Have you ever noticed or heard anyone complain about water in their compressed air system or is your compressor leaking water? Such occurrences are very common, but they should not be ignored and left unattended, as it could harm your compressed air system and jeopardize the quality of your end product. Let’s take a look at why water exists in compressed air and how to treat it properly to avoid any potential risks.
Water condensation is a natural occurrence and a byproduct of compressing air. The amount of water produced by an air compressor is largely dependent on the inlet condition, the quality of ambient air in a given environment, as well as pressure. In simpler terms, air temperature, humidity, compressor size and required pressure will determine the water content coming out of the unit and potentially into the compressed air piping. Naturally, hot and humid air has a higher moisture content than cold air, it will result in more water coming out of the compressor. For example, a 55kW (75HP) rotary screw air compressor which operates in 24 °C (75 F) ambient temperature with 75% relative humidity will produce 280 liters (75 gallons) of water per day. Below, the process of moisture removal within a compressed air system is illustrated.
The water can be separated using accessories: aftercoolers, condensation separators, refrigerant dryers and adsorption dryers. A compressor that works with 7 bar(e) overpressure compresses air to 7/8 of its volume. This also reduces the air’s ability to hold water vapor by 7/8. The quantity of water that is released is tconsiderable. For example, a 100 kW compressor that draws in air at 20°C and 60% relative humidity will give off approximately 85 liters of water during an 8 hour shift. Consequently, the amount of water that will be separated depends on the compressed air’s application area. This, in turn, determines which combination of coolers and dryers are suitable.
To further explain this, let’s take a look at how parameters such as ambient temperature, flow rate (size of compressor), inlet pressure, inlet temperature and desired pressure dew point (PDP) affect the drying process and potential water content in the compressed air system.
Flow Rate or Compressor Size For applications that require higher flow rates (CFM or l/s) will result in greater water content in the system. Ambient Temperature / Humidity Content Compressors that operate in higher ambient temperature and humid environment will end up producing larger amounts of water within the compressed air system. Inlet Temperature If the inlet temperature going into a dryer is higher, more water content will be present in the compressed air, therefore needing a bigger dryer to treat the air and condense the water out. Pressure Unlike flow, temperature or humidity, the pressure works opposite, as higher the pressure, the less water the compressed air contains and easier it is to dry. If you take a sponge filled with water into consideration, the harder you squeeze the sponge, the less water it will contain. Pressure Dew Point (PDP) Pressure dew point is a common way to measure the water content in compressed air. PDP refers to the temperature point where air or gas is saturated with water and begins the process of condensation or turning into a liquid state. This can also be explained as the point at which air is not able to hold any more water vapor. In order to minimize water content in our compressed air, a lower PDP level is required, while higher PDP values refer to greater amounts of water vapor in the system. The size of the dryer will determine PDP and levels of condensation in compressed air.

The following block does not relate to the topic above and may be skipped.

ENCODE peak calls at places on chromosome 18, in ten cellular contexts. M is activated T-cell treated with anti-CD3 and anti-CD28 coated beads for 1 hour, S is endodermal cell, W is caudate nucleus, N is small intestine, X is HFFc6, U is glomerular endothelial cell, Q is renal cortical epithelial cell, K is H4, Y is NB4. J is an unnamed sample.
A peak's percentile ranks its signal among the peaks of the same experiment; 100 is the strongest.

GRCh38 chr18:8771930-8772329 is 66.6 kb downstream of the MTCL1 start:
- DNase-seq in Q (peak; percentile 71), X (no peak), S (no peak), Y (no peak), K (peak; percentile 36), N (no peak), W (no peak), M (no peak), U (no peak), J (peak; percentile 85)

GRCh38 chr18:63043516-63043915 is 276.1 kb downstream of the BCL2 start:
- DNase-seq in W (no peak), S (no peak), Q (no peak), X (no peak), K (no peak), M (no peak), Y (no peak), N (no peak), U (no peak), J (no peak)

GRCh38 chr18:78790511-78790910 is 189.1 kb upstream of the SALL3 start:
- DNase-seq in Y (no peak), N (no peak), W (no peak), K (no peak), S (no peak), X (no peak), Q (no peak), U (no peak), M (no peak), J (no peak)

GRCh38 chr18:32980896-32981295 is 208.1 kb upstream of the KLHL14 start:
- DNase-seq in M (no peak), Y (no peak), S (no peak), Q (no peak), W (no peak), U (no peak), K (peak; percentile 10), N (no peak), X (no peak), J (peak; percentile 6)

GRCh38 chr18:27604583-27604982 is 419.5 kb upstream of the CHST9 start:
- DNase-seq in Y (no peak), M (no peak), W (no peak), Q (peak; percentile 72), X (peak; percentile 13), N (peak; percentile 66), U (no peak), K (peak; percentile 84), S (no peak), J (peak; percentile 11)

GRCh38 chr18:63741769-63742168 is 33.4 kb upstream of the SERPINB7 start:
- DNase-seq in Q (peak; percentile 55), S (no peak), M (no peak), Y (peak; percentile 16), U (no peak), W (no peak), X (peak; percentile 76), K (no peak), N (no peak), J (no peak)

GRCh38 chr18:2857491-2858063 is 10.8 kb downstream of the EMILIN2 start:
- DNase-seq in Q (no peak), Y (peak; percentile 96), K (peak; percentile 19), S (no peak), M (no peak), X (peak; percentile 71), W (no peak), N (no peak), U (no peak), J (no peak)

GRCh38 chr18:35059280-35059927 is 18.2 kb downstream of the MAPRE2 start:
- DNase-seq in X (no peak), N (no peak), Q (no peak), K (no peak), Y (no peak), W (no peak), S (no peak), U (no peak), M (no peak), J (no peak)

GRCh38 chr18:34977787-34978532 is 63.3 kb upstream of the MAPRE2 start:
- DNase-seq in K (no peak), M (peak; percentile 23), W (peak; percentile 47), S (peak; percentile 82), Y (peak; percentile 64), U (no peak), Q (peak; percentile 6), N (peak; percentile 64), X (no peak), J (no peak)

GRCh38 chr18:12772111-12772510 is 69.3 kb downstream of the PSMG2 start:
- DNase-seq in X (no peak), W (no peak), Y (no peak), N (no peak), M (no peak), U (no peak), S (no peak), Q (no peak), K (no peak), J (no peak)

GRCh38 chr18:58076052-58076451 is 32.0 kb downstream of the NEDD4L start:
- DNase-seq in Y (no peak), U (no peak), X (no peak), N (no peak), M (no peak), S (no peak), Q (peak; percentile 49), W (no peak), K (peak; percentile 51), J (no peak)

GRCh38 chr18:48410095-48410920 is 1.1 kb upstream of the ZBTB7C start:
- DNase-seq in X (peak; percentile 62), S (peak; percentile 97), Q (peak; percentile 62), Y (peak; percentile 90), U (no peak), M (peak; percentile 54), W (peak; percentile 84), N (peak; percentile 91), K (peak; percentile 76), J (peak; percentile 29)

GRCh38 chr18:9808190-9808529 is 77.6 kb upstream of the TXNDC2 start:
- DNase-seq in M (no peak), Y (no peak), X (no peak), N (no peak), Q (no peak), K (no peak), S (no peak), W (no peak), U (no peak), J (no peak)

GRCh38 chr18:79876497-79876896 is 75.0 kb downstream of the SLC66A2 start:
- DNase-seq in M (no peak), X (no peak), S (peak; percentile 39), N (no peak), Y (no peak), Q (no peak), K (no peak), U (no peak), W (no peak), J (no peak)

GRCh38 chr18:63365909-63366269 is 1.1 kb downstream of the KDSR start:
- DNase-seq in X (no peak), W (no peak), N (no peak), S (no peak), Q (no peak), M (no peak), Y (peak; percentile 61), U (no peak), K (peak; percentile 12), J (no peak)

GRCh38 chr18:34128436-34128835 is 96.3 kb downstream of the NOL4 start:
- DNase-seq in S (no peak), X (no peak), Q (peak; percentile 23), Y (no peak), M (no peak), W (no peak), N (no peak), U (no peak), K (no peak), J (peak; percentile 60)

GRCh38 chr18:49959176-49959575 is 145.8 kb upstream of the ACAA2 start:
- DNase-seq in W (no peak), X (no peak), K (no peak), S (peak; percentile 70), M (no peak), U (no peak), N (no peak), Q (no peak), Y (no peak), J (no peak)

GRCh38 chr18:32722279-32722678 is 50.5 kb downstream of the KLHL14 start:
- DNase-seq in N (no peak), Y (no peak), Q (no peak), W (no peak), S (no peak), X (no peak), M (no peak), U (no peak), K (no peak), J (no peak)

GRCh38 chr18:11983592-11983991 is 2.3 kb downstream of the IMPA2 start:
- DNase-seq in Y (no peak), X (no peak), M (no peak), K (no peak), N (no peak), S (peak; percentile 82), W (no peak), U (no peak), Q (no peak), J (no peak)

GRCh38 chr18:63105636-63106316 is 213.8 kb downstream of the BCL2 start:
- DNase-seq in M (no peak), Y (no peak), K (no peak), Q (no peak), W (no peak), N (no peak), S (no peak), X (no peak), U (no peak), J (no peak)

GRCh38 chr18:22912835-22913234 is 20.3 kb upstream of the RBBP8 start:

Excessive moisture in compressed air can have damaging effects on the facility and jeopardize the effectiveness of operations. Untreated condensation in compressed air can damage and cause problems to pneumatic systems, air motors, valves, as well as any components or machines connected to the system and possibly contaminate the process or manufacturing of the end product. Here is a list that further explains the adverse effects of moisture:
Selecting the proper drying method for compressed air is largely dependent on the specific requirements that need to be met in order not to compromise the process and end product. One of the first steps of removing moisture out of compressed air occurs inside of the compressor, as the moisture separator or aftercooler is capable of getting rid of 40-60% of vaporized water.
Once the compressed air leaves the aftercooler it remains saturated with water and can have damaging effects on the overall system if left untreated. Utilizing an air receiver can also aid in reducing water content in compressed air, as the tank’s ambient temperature is much cooler than the hot compressed air coming out of the air compressor. It is important to keep in mind that a wet tank will collect excess moisture and therefore will need to be drained daily to avoid corrosion and excessive wear.
If the application calls for further moisture removal, the need to introduce an external or internal (integrated) dryer is necessary. Depending on the desired dew point, the two dryer options are refrigerated and desiccant air dryers. In a refrigerated air dryer, the air temperature is lowered to three degrees Celsius (37 degrees Fahrenheit), causing vapor water to condensate out of the compressed air at that temperature. If refrigerated dryer dew point is not sufficient, a desiccant bead air dryer should be used to accomplish the desired result. In a desiccant dryer, the dew point is lowered to -40 degrees Celsius/Fahrenheit, resulting in bone dry air that is critical in spray painting operations, printing and other pneumatic tool uses.